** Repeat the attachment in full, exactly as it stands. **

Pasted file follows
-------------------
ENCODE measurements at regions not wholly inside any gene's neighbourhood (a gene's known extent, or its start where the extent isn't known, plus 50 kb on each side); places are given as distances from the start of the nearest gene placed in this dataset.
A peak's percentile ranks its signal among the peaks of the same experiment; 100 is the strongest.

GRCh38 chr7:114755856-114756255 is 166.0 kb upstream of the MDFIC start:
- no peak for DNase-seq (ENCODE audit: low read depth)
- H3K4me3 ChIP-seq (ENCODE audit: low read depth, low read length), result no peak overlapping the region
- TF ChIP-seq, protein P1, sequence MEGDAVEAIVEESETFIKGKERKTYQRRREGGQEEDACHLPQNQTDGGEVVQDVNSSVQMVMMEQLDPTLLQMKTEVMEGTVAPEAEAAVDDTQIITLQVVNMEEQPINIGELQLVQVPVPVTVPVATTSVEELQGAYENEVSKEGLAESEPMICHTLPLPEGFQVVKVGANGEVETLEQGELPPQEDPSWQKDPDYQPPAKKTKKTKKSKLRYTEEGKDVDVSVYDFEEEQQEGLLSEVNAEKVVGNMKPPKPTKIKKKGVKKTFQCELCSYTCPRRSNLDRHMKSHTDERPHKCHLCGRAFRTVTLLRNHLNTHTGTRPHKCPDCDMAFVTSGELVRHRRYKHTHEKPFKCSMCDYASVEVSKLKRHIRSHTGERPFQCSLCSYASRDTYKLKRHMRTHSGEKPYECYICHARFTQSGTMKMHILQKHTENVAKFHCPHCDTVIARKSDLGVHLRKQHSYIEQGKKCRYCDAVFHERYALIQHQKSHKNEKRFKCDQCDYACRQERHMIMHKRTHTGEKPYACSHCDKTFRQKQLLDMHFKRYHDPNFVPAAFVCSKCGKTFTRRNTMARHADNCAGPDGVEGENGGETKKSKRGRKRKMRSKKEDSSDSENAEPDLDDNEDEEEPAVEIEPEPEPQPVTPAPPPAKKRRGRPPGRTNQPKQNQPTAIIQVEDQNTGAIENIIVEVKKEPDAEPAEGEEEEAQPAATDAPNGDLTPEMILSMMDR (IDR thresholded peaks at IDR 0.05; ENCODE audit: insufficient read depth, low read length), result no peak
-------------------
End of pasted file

ENCODE measurements at regions not wholly inside any gene's neighbourhood (a gene's known extent, or its start where the extent isn't known, plus 50 kb on each side); places are given as distances from the start of the nearest gene placed in this dataset.
A peak's percentile ranks its signal among the peaks of the same experiment; 100 is the strongest.

GRCh38 chr7:114755856-114756255 is 166.0 kb upstream of the MDFIC start:
- no peak for DNase-seq (ENCODE audit: low read depth)
- H3K4me3 ChIP-seq (ENCODE audit: low read depth, low read length), result no peak overlapping the region
- TF ChIP-seq, protein P1, sequence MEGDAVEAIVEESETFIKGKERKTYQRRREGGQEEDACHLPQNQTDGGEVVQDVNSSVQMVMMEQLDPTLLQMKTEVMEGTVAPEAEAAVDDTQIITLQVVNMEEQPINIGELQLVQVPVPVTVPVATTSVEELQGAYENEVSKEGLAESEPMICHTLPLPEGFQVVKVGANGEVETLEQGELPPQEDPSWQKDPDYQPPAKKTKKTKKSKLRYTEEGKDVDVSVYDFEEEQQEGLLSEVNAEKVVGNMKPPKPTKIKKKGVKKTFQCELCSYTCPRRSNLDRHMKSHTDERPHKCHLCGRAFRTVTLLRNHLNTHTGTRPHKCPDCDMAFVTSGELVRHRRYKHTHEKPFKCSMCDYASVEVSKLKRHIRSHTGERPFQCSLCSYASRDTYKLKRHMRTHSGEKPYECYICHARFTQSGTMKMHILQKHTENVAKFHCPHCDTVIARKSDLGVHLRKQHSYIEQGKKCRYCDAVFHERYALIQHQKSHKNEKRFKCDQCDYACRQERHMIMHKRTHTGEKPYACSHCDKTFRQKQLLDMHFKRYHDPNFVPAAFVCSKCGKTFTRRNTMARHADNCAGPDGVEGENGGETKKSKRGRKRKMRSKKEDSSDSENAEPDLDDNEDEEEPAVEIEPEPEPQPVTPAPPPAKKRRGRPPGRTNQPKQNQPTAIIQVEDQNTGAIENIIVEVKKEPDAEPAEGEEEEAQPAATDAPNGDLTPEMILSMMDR (IDR thresholded peaks at IDR 0.05; ENCODE audit: insufficient read depth, low read length), result no peak